The Dilemma of Interpreters' Costuming

Posted by muhammad nasrudin

Hello to everyone from Williamsburg!  My father, stepmother-to-be, and stepsister-to-be are visiting for the first part of this week, before we go on to Washington.  Yesterday afternoon I went to Margaret Hunter's millinery shop and met Samantha of Couture Courtesan, who is as lovely and nice in person as she seems online, and I am a huge, crazy fangirl.

One of the first things I noticed when I got here was that the interpreters portraying a character, speaking lines in demonstrations or walking around decoratively - the actor-interpreters - tend to have fantastic clothes.  As I visited more and more sites, though, I noticed that the interpreters who are hired/volunteer to perform an informational or service function - the worker-interpreters - are pretty much always, if not always-always, dressed in bedgowns(/shortgowns, but I'm using bedgowns for convenience) and aprons, without stays, when they're women.  Not only was the difference noticeable to me, the inaccuracy bothered me a bit: gowns were far more prevalent than bedgowns in most public situations, and when women were exerting themselves in physical tasks, they were more likely to go without the outer covering than the stays (according to genre prints and paintings, anyway).

So there are two obvious potential general models for this kind of thing, one in which worker-interpreters  aren't issued stays as a matter of course, and one in which they wear them as a rule in most cases.

The former has benefits, the first being that the costume shop seamstresses don't have to fit stays to all of the women who are working as waitstaff, gatekeepers, ticket booth attendants, and tour guides, because they're numerous.  It also can help to work against the heat, which is a big problem in a lot of sites in the summer.  I read an article once about the history of Williamsburg's interpretive program, and the author wrote that older women who had once worn girdles were much less into wearing stays than younger women; I would say that on average the worker-interpreters are older, so the personal preference of the majority might play a part.  The downsides are the inaccuracy and the generally "messy" look that loose bedgowns have.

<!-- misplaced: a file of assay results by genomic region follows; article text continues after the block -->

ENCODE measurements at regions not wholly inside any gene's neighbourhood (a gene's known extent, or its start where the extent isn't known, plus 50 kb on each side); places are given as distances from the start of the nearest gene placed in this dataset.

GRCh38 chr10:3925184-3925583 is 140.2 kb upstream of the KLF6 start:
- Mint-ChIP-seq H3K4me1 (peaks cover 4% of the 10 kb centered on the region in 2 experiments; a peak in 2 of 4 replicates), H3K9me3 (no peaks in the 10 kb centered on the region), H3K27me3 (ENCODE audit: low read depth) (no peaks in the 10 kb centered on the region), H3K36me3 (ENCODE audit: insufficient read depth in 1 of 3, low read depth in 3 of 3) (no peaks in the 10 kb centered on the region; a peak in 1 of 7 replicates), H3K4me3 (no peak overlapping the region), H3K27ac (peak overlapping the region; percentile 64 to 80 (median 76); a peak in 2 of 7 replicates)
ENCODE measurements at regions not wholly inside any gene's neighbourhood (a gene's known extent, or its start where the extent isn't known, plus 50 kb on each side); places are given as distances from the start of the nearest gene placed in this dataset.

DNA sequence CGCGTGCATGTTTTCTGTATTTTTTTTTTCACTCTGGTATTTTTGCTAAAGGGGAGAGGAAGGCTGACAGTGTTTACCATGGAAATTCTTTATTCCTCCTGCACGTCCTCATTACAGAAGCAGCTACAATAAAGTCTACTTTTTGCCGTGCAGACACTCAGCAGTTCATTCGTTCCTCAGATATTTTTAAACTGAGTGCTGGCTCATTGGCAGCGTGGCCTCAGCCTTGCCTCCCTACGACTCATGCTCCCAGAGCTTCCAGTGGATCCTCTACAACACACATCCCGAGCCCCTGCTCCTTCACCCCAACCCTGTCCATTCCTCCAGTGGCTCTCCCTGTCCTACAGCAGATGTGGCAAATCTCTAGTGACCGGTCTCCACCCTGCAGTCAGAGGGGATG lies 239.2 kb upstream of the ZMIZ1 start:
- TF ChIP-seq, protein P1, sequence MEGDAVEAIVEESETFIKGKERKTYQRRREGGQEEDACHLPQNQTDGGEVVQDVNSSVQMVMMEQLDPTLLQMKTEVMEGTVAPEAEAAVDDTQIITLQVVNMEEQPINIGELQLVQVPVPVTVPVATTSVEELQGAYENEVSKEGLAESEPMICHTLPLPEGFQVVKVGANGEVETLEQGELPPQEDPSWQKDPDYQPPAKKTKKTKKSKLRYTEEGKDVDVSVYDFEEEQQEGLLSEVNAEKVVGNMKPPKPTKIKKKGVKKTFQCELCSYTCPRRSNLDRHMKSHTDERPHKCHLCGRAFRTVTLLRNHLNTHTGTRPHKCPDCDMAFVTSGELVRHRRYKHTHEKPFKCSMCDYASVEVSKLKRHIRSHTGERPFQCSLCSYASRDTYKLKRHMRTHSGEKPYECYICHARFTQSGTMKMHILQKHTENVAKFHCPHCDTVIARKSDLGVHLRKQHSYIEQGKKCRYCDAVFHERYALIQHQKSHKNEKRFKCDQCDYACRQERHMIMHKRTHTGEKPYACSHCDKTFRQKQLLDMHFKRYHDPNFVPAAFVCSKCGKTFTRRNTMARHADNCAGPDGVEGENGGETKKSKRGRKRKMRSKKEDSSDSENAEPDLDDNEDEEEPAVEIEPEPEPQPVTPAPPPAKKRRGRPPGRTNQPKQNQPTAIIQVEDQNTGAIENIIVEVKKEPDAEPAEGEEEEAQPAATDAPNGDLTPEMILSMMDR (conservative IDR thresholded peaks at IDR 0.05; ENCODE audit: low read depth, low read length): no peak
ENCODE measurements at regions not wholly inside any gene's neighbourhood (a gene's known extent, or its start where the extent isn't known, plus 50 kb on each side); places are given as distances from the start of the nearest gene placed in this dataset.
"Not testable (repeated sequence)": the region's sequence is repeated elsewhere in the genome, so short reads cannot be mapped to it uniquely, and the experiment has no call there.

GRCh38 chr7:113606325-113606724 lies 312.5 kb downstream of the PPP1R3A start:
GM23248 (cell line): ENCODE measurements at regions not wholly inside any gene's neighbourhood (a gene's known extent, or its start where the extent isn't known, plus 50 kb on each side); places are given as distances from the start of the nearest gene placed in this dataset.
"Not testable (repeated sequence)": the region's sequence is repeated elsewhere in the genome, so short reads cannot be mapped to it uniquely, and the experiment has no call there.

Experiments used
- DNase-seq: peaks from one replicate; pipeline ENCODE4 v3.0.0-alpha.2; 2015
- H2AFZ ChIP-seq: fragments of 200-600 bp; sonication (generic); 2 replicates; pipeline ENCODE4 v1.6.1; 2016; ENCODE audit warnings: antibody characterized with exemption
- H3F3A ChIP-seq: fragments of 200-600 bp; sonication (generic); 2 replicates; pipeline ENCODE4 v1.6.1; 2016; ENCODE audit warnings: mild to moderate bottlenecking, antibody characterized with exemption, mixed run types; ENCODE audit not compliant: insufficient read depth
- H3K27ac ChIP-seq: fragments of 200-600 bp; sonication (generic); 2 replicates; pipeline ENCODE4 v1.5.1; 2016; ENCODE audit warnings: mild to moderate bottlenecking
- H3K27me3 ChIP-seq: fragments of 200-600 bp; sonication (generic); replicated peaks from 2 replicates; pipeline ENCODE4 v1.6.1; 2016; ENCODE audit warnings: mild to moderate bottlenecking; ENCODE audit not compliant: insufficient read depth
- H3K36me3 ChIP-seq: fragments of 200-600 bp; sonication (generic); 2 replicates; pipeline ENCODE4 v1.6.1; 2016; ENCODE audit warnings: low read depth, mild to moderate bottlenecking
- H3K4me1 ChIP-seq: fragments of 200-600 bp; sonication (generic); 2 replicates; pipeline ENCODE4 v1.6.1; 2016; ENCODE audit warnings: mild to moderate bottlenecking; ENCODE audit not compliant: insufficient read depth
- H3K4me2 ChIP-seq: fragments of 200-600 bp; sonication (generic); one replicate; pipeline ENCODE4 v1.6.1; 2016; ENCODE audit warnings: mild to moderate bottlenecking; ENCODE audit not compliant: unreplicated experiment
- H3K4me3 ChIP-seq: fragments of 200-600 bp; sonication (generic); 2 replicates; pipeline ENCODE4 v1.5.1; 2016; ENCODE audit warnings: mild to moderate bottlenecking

The other model has an obvious disadvantage, namely that restricting most worker-interpreter jobs to women who are willing and able to wear stays can diminish the pool of potential employees.  There's an argument there that it's unfair to those who can't, but I tend to see it like the "must be able to lift 40 lbs" requirements on some jobs.  There ought to be some places for women in bedgowns, but for the most part, portraying eighteenth century women means wearing stays.  That is the upside: the entire place looks more accurate, which is a great thing.  When it comes to the heat issue, I'm honestly not sure which is better, as both seem to have possibilities there.  A baggy, long-sleeved, lined cotton bedgown can hold heat in; a more fitted gown or jacket would have shorter sleeves and not create a lot of space for hot air to stay close to the body, and just being in stays and a petticoat would be cooler than either option, I think.  The biggest issue, though, apart from the increased work for the costumers, is that you're putting an extra requirement on women that doesn't apply to men.  There's no solution to this.  On the one hand, women have to wear stays and men don't; on the other, the men look much, much more put together on average than the women when women aren't in stays, which is also not great.

So, what do you think?  What seems like the more preferable situation for an historic site to go with?